Medieval Anglo Saxon England was characterized by strong individuals, fed on beef from lean, free range animals whose fat content was a fraction of today’s processed food.  Life expectancy was short, only mid-forty; a fifty year old considered an elder.  Boys, as young as 12, were expected to swear allegiance to King Ethelred and to be prepared to go to battle for the kingdom.  Girls married in their early teens to men often two to three times their age.  It was routine to lose more than one child to plague, famine or accident.

Villages functioned as tightly knit communities and were the central threads in a tenuous tapestry held together by hard work and a cunning to survive.  People went by Christian names, not surnames.  One’s vocation often became as significant as their Christian name.  Surnames evolved out of the recognition of one’s parents,  Michael, son of John – – Michael Johnson. Alfred, son of the Shepherd – – Alfred Shepherd.

The English arrival in ancient Celtic England coincided with the departure of the Romans after 400 years of rule.  The swords of the Saxons, Angles and other Germanic tribes clashed and cast a new direction for England.  In bringing some semblance of order, they brought their churches and the role that the church played as the chief interpreter of all that happened in the past, present and future.  Village churches were the economic, social and spiritual hubs of these small societies.  “God was King in Heaven and Ethelred was King on Earth,” remarked one scholar.

Living an honorable life among the various hardships was the ultimate measure of a man.  As with today’s society, there were disparities between those with wealth and the poor but it was much less pronounced and it did not compensate to extend one’s life expectancy.  Rich and poor were separated by the basic necessities of living – – stone and brick versus wood and mud.  Lords offered protection to serfs in exchange for fealty and servitude.  Virtually everyone was aligned with a powerful person and with this allegiance often followed a modest stipend or improvement to one’s quality of life.  Society was more egalitarian than one might think.  The fates were recognized and constantly acknowledged as life’s great equalizer.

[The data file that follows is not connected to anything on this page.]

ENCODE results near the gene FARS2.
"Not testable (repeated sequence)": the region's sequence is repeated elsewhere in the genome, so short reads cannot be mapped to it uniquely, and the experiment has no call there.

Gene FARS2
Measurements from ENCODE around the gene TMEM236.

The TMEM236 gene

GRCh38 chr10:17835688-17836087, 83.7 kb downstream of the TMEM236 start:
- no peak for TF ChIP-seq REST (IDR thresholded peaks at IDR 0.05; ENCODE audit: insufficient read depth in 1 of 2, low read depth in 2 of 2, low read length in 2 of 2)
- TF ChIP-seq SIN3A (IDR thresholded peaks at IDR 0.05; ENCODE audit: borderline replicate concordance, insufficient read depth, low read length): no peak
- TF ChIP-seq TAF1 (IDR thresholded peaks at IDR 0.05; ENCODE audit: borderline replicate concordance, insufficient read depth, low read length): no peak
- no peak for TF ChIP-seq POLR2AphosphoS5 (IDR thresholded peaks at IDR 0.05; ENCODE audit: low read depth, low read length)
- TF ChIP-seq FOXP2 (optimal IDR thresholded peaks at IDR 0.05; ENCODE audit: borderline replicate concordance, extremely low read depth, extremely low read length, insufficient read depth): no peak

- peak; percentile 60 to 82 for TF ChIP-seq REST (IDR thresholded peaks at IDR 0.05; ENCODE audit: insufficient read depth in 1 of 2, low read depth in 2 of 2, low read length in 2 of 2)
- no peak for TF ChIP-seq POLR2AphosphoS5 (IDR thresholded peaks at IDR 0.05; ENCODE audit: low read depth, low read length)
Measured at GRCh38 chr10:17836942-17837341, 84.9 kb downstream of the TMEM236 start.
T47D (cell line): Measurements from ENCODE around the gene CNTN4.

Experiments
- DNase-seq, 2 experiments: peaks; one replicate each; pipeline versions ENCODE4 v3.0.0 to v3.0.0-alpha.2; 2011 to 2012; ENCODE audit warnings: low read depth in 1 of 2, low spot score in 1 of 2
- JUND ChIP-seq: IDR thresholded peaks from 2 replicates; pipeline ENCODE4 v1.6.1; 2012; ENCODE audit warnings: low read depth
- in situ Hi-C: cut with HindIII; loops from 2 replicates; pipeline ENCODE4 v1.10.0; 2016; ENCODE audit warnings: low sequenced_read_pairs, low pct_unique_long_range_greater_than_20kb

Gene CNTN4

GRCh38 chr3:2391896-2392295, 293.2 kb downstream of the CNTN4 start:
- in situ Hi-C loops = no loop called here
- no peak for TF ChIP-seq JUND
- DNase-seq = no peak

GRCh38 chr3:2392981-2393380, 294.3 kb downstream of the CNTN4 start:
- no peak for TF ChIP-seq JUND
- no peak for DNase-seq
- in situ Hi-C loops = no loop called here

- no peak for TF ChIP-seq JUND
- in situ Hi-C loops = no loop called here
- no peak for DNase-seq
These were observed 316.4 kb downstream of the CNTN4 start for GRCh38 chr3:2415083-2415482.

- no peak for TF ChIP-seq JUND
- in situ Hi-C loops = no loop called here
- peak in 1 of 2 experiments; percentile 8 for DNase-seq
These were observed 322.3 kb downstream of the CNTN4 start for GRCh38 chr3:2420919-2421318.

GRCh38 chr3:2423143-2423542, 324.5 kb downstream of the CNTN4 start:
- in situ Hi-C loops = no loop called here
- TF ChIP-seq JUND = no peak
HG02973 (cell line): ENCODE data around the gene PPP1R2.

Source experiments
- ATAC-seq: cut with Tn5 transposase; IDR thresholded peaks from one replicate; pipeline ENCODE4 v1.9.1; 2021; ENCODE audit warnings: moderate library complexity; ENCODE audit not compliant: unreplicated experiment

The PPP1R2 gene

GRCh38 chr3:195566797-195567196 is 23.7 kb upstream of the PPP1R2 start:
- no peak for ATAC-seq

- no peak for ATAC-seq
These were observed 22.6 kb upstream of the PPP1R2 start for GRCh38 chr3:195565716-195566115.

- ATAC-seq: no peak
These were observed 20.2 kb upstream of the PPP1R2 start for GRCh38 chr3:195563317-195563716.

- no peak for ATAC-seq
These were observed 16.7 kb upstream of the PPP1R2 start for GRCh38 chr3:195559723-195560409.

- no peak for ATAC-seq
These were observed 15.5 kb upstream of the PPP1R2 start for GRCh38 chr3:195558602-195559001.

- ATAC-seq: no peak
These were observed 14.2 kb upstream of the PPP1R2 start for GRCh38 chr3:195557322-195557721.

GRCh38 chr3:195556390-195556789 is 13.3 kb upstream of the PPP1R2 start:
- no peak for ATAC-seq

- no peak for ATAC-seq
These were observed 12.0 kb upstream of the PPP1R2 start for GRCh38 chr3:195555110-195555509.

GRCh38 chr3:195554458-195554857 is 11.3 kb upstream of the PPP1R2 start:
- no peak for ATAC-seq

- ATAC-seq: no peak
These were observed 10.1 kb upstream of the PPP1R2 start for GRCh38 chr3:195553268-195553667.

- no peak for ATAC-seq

CS Lewis was quoted as referring to the “snobbery of chronology”.  Lewis’ premise was that as a modern society we tend to view anyone who lived before us with a degree of patronizing nostalgia.  By studying our ancestors, reading about them and studying their lives we feel superior to them and in doing so, believe we must know more.  We certainly have facts, science and fiber optic technology that have all shined a bright light deep into the recesses of our imaginations and fears and in doing so, dispelled myths and swept away archaic views.  However, it also crowded out that critical need to believe in something greater than oneself to cope with the vagaries of an uncertain world.

We have extended our chronological lives and increased our material wealth but have we proven that we have more integrity, wisdom and humility than those that lived a millennium before?  CS Lewis wondered that in times of great moral and personal strife, does modern day society’s sophistication enable us to face hardships and challenges with the same determination, grit, humor and fortitude as those who lived before us?  Perhaps, 1000 years ago, people did not live longer or as well, but perhaps if we explored more deeply how they lived, we might develop a greater understanding of what it means to live more nobly.